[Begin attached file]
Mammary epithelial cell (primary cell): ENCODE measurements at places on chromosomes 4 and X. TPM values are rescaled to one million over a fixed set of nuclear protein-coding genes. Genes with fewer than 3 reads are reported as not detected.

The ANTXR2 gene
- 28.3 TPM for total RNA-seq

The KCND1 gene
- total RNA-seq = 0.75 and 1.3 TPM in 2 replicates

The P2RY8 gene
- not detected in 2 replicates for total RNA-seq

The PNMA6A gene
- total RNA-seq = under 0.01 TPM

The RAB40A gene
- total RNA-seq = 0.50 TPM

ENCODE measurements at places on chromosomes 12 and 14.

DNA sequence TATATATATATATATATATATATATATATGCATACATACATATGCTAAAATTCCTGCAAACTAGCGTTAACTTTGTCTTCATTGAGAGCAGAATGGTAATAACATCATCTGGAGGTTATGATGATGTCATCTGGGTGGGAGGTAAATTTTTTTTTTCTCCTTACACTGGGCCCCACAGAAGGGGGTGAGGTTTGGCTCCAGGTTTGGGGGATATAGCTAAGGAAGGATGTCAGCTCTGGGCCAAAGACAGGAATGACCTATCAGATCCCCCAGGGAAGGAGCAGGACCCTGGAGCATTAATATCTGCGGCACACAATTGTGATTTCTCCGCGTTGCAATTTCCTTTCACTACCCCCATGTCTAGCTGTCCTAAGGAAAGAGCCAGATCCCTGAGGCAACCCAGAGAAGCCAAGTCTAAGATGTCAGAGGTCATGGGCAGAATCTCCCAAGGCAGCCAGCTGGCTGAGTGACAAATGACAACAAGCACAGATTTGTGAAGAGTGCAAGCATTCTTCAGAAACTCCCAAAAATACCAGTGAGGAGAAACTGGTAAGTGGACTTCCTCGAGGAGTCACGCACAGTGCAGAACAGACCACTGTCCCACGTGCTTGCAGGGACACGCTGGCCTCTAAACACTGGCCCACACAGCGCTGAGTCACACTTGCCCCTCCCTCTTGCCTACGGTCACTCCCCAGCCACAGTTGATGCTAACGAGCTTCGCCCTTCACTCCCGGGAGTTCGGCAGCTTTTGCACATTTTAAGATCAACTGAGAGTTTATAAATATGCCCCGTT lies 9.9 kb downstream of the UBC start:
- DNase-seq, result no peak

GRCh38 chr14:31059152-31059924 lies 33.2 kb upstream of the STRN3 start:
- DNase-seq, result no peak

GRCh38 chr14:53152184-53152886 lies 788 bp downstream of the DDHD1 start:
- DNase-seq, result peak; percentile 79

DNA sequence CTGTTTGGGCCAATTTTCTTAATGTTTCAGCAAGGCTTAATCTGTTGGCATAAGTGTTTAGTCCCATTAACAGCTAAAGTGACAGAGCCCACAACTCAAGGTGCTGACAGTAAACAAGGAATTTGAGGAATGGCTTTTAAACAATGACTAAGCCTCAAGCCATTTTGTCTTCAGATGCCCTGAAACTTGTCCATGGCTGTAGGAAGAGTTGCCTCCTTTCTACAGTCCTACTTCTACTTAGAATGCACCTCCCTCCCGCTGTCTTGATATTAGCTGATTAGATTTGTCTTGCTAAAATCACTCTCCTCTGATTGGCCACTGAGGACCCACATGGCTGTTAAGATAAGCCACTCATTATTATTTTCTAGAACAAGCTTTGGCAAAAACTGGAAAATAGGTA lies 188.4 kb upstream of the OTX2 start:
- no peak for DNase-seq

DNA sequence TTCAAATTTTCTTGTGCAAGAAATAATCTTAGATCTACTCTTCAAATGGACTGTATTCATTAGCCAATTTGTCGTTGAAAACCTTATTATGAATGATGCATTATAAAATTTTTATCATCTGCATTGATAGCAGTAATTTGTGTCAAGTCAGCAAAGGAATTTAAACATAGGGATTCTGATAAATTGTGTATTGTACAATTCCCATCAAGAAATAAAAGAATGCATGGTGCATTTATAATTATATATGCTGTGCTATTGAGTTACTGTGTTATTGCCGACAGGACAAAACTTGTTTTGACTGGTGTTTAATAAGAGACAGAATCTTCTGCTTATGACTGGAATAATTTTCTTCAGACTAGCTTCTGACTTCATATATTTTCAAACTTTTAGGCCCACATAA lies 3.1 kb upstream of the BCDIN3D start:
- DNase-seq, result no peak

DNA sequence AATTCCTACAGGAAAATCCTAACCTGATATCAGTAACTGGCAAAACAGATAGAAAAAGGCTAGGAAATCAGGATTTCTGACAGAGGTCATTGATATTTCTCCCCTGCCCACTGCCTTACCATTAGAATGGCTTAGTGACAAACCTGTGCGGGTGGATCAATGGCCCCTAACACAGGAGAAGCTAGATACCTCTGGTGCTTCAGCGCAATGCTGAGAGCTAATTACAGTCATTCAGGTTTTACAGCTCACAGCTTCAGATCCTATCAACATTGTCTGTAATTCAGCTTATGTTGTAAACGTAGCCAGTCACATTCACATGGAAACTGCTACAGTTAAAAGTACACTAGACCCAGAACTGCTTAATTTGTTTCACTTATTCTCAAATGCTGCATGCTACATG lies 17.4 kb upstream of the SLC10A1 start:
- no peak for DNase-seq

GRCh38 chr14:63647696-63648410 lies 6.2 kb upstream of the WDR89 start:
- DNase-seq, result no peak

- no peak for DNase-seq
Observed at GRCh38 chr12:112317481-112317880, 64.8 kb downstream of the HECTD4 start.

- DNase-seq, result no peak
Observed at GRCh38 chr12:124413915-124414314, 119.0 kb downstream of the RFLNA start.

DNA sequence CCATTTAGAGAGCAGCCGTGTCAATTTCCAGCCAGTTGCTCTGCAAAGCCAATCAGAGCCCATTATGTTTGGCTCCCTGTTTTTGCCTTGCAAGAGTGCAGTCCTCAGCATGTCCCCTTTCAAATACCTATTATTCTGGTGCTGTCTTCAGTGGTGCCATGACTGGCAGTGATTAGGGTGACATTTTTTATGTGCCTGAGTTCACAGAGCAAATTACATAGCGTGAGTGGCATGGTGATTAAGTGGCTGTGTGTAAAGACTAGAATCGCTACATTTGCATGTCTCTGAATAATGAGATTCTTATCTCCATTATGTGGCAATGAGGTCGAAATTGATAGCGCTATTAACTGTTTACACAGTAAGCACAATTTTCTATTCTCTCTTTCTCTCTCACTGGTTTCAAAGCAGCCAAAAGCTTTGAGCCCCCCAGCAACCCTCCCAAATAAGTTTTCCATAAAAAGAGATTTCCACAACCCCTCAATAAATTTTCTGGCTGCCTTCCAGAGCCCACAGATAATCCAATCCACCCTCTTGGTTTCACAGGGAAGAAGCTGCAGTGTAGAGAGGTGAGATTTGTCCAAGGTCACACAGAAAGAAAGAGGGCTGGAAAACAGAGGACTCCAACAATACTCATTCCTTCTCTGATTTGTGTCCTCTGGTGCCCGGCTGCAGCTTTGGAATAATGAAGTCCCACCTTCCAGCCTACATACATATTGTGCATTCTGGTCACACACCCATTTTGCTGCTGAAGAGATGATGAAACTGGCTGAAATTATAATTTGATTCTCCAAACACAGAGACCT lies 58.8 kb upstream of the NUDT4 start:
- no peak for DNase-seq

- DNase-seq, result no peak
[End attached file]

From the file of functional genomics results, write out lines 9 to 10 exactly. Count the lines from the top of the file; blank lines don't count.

- total RNA-seq = under 0.01 TPM

The RAB40A gene